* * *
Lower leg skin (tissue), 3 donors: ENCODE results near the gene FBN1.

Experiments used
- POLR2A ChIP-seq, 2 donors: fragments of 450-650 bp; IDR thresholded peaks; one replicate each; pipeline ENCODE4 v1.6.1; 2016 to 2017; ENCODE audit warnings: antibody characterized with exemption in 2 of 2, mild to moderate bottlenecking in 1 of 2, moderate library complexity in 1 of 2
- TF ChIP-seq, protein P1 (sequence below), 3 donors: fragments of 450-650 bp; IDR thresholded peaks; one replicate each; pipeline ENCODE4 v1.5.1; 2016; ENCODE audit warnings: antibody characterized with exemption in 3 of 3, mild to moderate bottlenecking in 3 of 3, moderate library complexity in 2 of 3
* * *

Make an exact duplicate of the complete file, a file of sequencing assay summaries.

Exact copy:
Lower leg skin (tissue), 3 donors: ENCODE results near the gene FBN1.

Experiments used
- POLR2A ChIP-seq, 2 donors: fragments of 450-650 bp; IDR thresholded peaks; one replicate each; pipeline ENCODE4 v1.6.1; 2016 to 2017; ENCODE audit warnings: antibody characterized with exemption in 2 of 2, mild to moderate bottlenecking in 1 of 2, moderate library complexity in 1 of 2
- TF ChIP-seq, protein P1 (sequence below), 3 donors: fragments of 450-650 bp; IDR thresholded peaks; one replicate each; pipeline ENCODE4 v1.5.1; 2016; ENCODE audit warnings: antibody characterized with exemption in 3 of 3, mild to moderate bottlenecking in 3 of 3, moderate library complexity in 2 of 3